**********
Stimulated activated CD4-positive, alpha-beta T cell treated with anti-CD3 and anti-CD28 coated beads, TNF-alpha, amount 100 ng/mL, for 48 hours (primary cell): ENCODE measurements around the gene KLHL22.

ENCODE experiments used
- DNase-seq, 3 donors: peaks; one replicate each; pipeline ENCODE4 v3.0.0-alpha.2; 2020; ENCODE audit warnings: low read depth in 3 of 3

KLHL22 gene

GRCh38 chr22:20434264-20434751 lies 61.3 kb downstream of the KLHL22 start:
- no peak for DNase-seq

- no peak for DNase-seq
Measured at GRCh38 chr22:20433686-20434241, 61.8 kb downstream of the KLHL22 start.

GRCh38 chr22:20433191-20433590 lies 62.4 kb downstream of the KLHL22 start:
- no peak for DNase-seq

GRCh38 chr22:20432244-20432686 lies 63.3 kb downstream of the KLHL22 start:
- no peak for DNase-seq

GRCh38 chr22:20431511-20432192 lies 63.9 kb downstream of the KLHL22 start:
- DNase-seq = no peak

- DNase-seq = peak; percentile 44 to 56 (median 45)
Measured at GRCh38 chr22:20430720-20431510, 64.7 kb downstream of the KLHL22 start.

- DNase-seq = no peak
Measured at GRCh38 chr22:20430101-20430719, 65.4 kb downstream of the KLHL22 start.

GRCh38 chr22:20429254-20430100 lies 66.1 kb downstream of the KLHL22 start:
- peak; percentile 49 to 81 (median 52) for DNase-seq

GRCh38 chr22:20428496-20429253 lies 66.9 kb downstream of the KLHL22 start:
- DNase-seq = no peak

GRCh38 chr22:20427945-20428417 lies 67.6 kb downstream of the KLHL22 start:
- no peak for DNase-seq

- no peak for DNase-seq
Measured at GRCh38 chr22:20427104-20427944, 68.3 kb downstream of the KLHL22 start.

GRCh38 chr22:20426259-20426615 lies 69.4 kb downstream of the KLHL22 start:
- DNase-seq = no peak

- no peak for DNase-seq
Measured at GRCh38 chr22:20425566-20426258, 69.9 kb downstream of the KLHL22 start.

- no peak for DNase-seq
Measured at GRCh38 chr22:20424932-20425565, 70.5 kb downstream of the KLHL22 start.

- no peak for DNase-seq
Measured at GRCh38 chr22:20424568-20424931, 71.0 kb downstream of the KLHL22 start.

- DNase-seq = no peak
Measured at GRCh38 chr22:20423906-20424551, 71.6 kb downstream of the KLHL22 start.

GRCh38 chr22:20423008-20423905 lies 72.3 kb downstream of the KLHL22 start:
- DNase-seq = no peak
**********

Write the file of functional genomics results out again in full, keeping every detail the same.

Stimulated activated CD4-positive, alpha-beta T cell treated with anti-CD3 and anti-CD28 coated beads, TNF-alpha, amount 100 ng/mL, for 48 hours (primary cell): ENCODE measurements around the gene KLHL22.

ENCODE experiments used
- DNase-seq, 3 donors: peaks; one replicate each; pipeline ENCODE4 v3.0.0-alpha.2; 2020; ENCODE audit warnings: low read depth in 3 of 3

KLHL22 gene

GRCh38 chr22:20434264-20434751 lies 61.3 kb downstream of the KLHL22 start:
- no peak for DNase-seq

- no peak for DNase-seq
Measured at GRCh38 chr22:20433686-20434241, 61.8 kb downstream of the KLHL22 start.

GRCh38 chr22:20433191-20433590 lies 62.4 kb downstream of the KLHL22 start:
- no peak for DNase-seq

GRCh38 chr22:20432244-20432686 lies 63.3 kb downstream of the KLHL22 start:
- no peak for DNase-seq

GRCh38 chr22:20431511-20432192 lies 63.9 kb downstream of the KLHL22 start:
- DNase-seq = no peak

- DNase-seq = peak; percentile 44 to 56 (median 45)
Measured at GRCh38 chr22:20430720-20431510, 64.7 kb downstream of the KLHL22 start.

- DNase-seq = no peak
Measured at GRCh38 chr22:20430101-20430719, 65.4 kb downstream of the KLHL22 start.

GRCh38 chr22:20429254-20430100 lies 66.1 kb downstream of the KLHL22 start:
- peak; percentile 49 to 81 (median 52) for DNase-seq

GRCh38 chr22:20428496-20429253 lies 66.9 kb downstream of the KLHL22 start:
- DNase-seq = no peak

GRCh38 chr22:20427945-20428417 lies 67.6 kb downstream of the KLHL22 start:
- no peak for DNase-seq

- no peak for DNase-seq
Measured at GRCh38 chr22:20427104-20427944, 68.3 kb downstream of the KLHL22 start.

GRCh38 chr22:20426259-20426615 lies 69.4 kb downstream of the KLHL22 start:
- DNase-seq = no peak

- no peak for DNase-seq
Measured at GRCh38 chr22:20425566-20426258, 69.9 kb downstream of the KLHL22 start.

- no peak for DNase-seq
Measured at GRCh38 chr22:20424932-20425565, 70.5 kb downstream of the KLHL22 start.

- no peak for DNase-seq
Measured at GRCh38 chr22:20424568-20424931, 71.0 kb downstream of the KLHL22 start.

- DNase-seq = no peak
Measured at GRCh38 chr22:20423906-20424551, 71.6 kb downstream of the KLHL22 start.

GRCh38 chr22:20423008-20423905 lies 72.3 kb downstream of the KLHL22 start:
- DNase-seq = no peak